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mae woods book review
Rocky Mount Telegram - 3/5/2017
A complex, elaborate plot introduces a fast paced thriller that follows two story lines seemingly unconnected at first, but when they converge, a number of lives will never be the same again. In “No Man’s Land,” (Grand Central; $29) author David Baldacci’s narrative begins when combat veteran Special Agent John Puller, just back from an investigation in Germany hastens to see his father, a former three-star general who is rapidly declining mentally at the VA hospital. Puller, Jr. realized he was losing his father-- a man who had successfully led his men into battle over several decades, a man who had earned virtually every medal, commendation, and promotion the service offered.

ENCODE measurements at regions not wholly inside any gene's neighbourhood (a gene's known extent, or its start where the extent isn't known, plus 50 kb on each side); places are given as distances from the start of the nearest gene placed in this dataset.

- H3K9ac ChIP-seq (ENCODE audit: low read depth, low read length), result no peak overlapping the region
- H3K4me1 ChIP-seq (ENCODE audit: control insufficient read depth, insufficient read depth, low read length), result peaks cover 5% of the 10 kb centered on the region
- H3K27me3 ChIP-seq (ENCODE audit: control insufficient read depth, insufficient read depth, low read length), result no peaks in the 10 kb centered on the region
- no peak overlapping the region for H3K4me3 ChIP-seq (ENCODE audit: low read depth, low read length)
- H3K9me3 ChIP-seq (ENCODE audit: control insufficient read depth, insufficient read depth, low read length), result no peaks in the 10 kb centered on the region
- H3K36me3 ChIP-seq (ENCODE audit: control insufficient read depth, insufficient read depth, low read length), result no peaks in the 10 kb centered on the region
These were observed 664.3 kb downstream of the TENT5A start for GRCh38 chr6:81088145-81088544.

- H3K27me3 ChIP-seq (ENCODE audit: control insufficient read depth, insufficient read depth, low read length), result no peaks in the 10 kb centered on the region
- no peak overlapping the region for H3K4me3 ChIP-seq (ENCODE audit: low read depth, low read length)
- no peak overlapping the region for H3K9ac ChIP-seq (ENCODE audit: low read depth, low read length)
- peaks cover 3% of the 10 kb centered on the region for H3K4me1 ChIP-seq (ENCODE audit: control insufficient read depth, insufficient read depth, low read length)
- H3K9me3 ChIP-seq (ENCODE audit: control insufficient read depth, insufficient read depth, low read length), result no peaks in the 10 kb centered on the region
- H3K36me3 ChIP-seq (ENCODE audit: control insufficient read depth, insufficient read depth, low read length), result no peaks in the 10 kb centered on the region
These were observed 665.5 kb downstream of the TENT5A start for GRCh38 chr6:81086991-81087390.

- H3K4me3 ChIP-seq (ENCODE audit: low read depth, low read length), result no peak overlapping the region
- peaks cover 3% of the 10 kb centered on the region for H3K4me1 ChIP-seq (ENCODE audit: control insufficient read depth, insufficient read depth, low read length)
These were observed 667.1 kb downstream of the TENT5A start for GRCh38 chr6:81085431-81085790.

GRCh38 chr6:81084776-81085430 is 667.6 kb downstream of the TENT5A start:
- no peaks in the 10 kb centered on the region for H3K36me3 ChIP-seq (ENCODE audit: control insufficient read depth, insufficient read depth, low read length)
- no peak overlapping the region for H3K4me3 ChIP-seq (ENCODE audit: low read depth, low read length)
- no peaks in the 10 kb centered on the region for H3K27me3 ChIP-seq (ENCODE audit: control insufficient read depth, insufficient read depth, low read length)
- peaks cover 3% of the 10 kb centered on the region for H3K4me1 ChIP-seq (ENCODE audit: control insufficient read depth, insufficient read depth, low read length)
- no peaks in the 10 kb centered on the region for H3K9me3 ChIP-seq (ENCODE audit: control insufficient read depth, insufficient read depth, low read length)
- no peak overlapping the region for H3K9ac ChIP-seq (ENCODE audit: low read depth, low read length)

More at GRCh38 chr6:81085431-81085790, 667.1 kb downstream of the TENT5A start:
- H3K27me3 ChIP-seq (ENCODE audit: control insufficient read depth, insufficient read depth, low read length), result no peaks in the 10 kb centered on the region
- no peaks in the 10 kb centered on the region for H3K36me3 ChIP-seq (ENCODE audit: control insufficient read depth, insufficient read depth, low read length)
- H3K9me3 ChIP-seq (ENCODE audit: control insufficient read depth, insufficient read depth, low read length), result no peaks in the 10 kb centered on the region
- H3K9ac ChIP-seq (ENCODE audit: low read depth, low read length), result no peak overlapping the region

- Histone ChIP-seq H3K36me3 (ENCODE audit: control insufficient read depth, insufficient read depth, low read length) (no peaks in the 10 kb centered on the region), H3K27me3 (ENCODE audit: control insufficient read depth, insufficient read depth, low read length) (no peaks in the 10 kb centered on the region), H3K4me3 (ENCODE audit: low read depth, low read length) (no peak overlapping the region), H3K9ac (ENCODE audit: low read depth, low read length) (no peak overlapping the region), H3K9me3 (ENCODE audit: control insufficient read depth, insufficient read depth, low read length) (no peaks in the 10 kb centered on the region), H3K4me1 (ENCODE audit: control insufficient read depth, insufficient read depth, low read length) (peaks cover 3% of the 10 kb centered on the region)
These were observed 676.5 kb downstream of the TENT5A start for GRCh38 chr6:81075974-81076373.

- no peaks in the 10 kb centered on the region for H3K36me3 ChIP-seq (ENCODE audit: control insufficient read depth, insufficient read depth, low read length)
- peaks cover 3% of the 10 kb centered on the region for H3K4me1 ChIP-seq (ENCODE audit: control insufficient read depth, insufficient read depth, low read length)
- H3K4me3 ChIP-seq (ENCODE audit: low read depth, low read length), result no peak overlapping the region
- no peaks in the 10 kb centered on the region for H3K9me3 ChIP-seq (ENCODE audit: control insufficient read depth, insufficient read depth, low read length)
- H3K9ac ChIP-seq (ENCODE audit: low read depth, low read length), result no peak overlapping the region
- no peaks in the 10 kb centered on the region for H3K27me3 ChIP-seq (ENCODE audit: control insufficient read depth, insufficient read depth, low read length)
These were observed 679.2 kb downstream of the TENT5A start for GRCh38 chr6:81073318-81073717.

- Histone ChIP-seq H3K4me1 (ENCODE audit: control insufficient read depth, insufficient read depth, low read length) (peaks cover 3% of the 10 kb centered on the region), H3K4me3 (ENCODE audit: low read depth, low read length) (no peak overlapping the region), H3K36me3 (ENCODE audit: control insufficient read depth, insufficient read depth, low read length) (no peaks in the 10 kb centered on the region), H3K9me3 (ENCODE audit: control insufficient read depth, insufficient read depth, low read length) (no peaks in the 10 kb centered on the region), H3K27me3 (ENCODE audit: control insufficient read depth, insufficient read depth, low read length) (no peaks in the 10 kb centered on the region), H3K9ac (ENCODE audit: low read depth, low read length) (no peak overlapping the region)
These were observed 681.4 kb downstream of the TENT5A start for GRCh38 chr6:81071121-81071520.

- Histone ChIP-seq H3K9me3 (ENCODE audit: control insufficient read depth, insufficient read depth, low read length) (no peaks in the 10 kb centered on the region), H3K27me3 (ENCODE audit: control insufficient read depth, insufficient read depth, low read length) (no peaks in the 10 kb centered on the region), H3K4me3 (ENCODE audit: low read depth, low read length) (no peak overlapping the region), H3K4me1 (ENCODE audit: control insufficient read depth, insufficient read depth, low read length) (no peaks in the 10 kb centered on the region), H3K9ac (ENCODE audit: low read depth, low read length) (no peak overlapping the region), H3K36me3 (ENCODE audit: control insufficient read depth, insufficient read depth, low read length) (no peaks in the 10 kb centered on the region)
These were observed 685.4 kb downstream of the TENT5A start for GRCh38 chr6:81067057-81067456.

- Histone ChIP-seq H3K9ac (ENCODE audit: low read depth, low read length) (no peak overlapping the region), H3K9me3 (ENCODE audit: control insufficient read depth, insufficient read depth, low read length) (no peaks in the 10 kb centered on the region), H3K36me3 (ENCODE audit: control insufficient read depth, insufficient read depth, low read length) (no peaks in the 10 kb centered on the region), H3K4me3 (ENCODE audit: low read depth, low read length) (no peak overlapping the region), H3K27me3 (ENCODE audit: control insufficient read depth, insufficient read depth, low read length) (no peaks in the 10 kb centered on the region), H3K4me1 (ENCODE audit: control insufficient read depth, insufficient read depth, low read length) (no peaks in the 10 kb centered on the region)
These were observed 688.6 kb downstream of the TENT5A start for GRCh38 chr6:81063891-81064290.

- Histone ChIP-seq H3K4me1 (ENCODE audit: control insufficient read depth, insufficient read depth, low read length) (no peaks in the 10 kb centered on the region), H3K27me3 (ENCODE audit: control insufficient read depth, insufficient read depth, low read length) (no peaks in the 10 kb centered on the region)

Puller answered a knock on the hospital room door. Two strange men said they were there about his father and had a deathbed letter from one of his mother’s friends that accused his father of having murdered her. Thirty years earlier, at Fort Monroe, when Puller was a small child, his mother disappeared. Now, decades later, the letter opened an investigation that is summarily pursued by the CID. Puller decides to investigate the matter on his own despite the army’s orders that he cease and desist. Whatever is behind the order, Puller persists on his own investigation. He is told that his father came back to Ft. Monroe a day earlier then was scheduled and just hours before his mother disappeared. Further clues show that General Puller found out about a super soldier research program and came home early to confront Claire Jericho who headed up the program.